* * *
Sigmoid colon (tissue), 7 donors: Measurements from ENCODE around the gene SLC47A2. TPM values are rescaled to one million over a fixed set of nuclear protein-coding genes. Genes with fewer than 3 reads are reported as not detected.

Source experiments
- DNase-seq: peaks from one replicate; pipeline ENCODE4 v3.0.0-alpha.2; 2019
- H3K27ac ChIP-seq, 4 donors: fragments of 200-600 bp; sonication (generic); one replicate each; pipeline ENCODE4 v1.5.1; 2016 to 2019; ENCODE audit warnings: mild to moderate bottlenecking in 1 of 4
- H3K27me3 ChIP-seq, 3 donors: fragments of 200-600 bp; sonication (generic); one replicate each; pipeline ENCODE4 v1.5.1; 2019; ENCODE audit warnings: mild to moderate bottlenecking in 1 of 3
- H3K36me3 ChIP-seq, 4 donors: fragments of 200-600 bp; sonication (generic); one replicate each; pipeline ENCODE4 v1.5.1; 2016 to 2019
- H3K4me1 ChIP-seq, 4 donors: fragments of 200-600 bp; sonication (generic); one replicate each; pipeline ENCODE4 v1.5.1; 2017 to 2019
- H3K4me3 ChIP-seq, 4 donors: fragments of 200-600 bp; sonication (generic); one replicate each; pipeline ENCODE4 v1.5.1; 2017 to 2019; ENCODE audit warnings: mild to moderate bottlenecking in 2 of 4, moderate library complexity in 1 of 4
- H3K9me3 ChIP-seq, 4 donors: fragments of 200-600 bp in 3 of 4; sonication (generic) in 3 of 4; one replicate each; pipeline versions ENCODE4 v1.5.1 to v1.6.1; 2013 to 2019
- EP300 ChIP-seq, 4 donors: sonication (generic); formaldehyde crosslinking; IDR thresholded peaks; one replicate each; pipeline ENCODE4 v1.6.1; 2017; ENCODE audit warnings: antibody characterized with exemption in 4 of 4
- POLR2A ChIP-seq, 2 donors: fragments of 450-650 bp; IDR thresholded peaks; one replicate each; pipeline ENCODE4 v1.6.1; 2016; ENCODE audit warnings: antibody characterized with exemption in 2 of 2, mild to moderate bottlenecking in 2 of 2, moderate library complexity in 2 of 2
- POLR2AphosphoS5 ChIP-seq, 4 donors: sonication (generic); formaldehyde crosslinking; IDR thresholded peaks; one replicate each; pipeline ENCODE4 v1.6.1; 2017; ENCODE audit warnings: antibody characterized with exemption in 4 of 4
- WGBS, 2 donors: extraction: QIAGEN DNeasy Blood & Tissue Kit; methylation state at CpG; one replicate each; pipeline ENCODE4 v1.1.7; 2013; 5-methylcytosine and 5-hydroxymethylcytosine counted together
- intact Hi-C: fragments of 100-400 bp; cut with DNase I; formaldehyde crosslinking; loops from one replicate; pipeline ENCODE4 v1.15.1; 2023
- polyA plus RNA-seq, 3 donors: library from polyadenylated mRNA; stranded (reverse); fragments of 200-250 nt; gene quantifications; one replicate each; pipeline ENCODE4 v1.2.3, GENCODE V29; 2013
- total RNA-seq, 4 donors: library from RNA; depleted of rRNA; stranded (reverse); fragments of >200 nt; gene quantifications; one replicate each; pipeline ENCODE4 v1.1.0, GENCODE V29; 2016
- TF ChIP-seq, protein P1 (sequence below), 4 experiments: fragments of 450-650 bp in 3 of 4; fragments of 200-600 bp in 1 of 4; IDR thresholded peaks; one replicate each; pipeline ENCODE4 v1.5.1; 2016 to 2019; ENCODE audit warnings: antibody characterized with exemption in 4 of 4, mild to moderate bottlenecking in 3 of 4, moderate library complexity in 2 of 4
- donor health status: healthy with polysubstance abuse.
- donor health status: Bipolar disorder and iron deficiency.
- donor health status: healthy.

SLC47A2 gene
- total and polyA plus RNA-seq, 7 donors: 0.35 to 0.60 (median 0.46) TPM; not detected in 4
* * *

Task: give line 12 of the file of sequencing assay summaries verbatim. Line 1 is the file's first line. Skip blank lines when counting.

- POLR2AphosphoS5 ChIP-seq, 4 donors: sonication (generic); formaldehyde crosslinking; IDR thresholded peaks; one replicate each; pipeline ENCODE4 v1.6.1; 2017; ENCODE audit warnings: antibody characterized with exemption in 4 of 4